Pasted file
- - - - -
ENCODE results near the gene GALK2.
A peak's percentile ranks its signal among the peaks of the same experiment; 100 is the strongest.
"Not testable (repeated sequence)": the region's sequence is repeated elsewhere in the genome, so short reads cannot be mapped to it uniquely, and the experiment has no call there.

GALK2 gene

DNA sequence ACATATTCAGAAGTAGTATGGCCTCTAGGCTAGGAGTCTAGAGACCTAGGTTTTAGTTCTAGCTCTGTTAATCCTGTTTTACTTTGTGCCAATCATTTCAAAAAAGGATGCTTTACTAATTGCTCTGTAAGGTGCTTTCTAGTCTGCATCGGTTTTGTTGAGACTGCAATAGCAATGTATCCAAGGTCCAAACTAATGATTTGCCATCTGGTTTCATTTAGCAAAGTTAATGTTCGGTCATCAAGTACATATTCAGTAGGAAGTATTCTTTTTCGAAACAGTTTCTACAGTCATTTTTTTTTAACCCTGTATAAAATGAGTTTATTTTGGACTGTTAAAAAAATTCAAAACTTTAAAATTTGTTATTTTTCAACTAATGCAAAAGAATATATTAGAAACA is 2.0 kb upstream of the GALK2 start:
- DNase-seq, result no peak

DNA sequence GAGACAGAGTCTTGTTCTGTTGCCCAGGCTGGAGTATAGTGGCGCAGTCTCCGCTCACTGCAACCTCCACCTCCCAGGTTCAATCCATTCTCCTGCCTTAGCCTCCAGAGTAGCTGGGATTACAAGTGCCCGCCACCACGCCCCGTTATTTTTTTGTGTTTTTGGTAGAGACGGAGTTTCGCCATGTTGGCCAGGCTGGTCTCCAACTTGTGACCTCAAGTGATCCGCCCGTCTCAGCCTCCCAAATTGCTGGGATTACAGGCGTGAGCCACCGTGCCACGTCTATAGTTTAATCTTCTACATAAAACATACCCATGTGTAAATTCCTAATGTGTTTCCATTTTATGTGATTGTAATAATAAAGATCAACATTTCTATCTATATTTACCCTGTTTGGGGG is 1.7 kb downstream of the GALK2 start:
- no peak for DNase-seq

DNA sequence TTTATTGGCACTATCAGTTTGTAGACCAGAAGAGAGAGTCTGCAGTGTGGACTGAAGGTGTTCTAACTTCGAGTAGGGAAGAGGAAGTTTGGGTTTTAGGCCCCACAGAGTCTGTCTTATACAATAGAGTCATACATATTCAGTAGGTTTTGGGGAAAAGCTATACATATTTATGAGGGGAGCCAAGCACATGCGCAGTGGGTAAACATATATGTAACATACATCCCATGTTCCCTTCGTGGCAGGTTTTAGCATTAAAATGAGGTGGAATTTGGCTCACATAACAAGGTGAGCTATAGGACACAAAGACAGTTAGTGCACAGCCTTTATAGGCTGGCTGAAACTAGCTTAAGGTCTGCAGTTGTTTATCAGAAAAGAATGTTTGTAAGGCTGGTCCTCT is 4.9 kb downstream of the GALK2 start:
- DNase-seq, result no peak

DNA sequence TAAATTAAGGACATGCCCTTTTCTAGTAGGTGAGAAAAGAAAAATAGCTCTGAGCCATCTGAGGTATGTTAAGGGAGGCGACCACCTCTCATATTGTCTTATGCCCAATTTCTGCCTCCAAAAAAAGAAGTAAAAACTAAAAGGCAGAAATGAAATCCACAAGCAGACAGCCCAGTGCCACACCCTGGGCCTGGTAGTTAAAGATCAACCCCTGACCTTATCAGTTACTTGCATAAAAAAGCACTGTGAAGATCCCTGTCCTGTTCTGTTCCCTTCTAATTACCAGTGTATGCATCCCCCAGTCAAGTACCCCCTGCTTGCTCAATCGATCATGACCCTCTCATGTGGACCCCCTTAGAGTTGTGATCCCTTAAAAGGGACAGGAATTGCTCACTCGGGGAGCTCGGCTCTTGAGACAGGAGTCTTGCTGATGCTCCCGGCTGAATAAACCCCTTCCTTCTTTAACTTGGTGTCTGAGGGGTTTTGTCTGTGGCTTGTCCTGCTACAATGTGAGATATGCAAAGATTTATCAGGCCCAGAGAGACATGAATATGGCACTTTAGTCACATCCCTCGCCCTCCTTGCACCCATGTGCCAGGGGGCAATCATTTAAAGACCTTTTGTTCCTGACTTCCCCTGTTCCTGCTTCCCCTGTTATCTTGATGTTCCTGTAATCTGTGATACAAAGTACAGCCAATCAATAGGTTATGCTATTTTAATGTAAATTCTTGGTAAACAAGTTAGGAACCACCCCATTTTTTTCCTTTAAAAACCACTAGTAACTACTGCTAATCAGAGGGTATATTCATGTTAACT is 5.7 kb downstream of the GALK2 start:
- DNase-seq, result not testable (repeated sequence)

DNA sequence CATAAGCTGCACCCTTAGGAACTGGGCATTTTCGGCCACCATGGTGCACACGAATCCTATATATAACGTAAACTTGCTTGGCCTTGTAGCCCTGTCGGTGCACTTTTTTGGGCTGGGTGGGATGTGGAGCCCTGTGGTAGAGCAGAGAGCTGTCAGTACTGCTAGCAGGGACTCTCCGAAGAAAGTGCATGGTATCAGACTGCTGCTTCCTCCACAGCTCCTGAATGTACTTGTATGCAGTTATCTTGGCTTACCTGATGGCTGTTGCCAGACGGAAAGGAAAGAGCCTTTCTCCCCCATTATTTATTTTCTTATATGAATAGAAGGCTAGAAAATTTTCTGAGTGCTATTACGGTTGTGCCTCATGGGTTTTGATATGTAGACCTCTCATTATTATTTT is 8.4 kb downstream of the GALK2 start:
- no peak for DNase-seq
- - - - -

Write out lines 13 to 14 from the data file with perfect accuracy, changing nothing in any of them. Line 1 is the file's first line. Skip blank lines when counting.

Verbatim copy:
DNA sequence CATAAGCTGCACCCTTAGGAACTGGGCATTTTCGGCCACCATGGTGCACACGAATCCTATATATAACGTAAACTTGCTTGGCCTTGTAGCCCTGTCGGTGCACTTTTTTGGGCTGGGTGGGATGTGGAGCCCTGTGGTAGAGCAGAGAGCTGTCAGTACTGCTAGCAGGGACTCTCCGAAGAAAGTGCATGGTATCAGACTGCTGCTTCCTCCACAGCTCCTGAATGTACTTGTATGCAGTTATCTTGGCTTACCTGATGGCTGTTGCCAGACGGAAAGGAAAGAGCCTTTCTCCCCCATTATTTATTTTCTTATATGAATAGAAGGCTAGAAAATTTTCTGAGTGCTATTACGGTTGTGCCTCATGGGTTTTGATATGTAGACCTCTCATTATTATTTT is 8.4 kb downstream of the GALK2 start:
- no peak for DNase-seq